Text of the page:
This finding was subject to appeal in the latest hearing, in January of 2018.
Thirlwall LJ, handing down judgment, said at paragraph 17, of the Recorder’s ‘limited’ determination on breach, that:
‘The recorder did not determine what the consequences would have been had the claimant received an appropriate warning or advice or there had been some monitoring ... the recorder characterised his finding of breach as limited. Its effect was likely to be very limited; given that the claimant was still working at the time of the trial, knowing of his condition, knowing the medical advice and knowing of the basis of his claim. Since the recorder made no findings I say no more about it’.
The judge identified, at paragraph 19, that:
‘The question of law ... is whether, having found that the claimant was transitorily exposed to levels above the threshold, the recorder was entitled to conclude that this (combined with the admitted failure to warn etc) meant that each of the defendants was in breach of duty’.
She went on to agree with the defendants’ submission that:
‘... “transitory” (and I would add for the purposes of the argument, occasional) exposure to levels above the threshold does not automatically lead to a finding of breach of duty’.
So, could it be concluded that the exposure, while not at the action level, but above the threshold level, was, in the admitted absence of any warning, tortious?
Defendants’ counsel submitted that the Recorder had misunderstood that the assessment of vibration exposure is primarily based on the measurement of daily exposure, and was wrongly inferenced by claimant counsel’s argument that ‘30 minutes exposure to a needle gun once a fortnight equates to 3 minutes per working day’.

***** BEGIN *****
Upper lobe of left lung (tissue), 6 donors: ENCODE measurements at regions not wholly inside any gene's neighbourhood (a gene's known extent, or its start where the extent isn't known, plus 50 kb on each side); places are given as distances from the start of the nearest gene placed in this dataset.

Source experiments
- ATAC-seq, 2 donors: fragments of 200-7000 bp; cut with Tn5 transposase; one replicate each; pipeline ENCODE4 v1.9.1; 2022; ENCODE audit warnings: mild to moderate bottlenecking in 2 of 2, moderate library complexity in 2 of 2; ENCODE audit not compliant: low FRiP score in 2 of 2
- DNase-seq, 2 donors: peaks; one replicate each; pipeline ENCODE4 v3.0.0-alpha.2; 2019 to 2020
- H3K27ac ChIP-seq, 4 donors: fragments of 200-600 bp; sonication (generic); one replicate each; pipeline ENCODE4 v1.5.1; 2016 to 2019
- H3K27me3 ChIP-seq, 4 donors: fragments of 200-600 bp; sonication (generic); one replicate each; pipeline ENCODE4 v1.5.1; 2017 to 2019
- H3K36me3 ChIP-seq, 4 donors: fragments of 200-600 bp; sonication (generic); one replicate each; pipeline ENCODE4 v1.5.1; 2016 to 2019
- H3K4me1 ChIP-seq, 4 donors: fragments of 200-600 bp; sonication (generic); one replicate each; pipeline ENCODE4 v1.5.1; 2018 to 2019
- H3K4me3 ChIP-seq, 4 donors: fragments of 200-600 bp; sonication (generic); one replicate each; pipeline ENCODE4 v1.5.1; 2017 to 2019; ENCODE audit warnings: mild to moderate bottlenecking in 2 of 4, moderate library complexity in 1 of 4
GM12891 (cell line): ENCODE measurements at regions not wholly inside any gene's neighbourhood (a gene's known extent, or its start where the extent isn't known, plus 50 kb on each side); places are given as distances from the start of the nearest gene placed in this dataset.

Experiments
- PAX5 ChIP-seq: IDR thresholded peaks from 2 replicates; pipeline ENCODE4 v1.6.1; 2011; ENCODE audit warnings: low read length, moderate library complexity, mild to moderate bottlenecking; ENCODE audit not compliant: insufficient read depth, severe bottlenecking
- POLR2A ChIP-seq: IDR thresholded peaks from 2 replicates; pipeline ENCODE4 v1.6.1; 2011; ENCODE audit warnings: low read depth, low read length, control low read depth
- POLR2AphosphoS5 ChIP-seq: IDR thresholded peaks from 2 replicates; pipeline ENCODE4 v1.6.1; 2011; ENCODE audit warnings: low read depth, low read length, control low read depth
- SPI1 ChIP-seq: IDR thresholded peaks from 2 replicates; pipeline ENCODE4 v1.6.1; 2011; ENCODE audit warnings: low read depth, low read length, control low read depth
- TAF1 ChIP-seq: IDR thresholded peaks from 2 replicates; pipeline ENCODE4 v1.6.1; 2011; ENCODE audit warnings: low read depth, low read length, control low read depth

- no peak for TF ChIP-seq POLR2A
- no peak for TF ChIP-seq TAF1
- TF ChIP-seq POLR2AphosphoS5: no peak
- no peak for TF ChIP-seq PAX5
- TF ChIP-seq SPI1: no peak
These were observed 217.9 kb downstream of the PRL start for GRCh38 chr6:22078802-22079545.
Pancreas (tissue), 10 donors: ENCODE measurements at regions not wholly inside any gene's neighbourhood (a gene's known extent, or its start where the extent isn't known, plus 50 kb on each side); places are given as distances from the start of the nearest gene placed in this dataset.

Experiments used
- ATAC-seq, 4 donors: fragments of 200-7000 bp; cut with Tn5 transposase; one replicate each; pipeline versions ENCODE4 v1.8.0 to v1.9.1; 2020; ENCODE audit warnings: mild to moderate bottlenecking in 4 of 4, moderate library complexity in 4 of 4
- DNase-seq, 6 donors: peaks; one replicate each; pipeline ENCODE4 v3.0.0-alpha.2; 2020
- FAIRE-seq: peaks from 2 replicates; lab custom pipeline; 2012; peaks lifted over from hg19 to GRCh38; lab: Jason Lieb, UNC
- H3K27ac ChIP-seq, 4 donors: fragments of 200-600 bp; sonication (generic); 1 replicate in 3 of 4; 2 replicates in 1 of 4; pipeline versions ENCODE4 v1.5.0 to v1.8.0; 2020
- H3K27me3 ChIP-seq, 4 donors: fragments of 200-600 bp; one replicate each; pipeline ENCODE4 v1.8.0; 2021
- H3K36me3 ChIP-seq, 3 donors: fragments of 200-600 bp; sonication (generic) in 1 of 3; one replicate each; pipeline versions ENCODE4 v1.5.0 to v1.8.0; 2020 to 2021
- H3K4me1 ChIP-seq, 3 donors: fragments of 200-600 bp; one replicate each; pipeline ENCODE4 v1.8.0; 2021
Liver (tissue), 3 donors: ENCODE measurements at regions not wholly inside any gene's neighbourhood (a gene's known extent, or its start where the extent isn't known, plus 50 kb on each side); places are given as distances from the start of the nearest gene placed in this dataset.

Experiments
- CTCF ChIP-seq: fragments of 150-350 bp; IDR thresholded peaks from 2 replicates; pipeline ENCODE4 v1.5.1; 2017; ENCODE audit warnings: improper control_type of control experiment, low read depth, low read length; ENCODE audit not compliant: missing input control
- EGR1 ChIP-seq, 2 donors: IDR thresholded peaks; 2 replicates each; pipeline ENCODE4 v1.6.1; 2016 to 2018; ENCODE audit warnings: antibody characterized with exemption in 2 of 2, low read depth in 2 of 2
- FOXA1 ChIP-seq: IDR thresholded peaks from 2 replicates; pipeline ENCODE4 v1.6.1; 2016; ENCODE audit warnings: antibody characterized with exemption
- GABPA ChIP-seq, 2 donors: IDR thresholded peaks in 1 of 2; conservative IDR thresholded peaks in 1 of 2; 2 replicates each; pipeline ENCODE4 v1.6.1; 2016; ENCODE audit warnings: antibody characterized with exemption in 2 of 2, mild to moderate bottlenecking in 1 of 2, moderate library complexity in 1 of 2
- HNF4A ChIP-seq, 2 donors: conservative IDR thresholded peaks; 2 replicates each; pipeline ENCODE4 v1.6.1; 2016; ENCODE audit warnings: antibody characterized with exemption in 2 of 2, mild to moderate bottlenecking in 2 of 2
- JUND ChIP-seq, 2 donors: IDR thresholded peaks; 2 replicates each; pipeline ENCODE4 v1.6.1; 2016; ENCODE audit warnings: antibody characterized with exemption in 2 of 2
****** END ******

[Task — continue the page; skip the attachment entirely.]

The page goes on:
Thirlwall LJ asserted that the Recorder:
‘... was not wrong to conclude that if a needle gun was being used, the threshold level was reached after 3 minutes. However, whether there was a breach of duty depended on the frequency of the use of the needle gun and/or the air chisel and he made no findings about that. He did find that the tools were used over many years’.
When reaching a conclusion on the ‘frequency’ of use, as a means to finding breach of duty, the judge stated, at paragraph 21:
‘There are two problems with the approach in respect of the fortnightly use of the needle gun: first there is no expert evidence to suggest that a single occasion of 30 minutes exposure equates to 3 minutes on 10 occasions. Second, and more importantly, the recorder made no finding that the claimant used the needle gun once a fortnight or at any other level of frequency or regularity nor did he make any findings about the frequency of use of the air chisel’.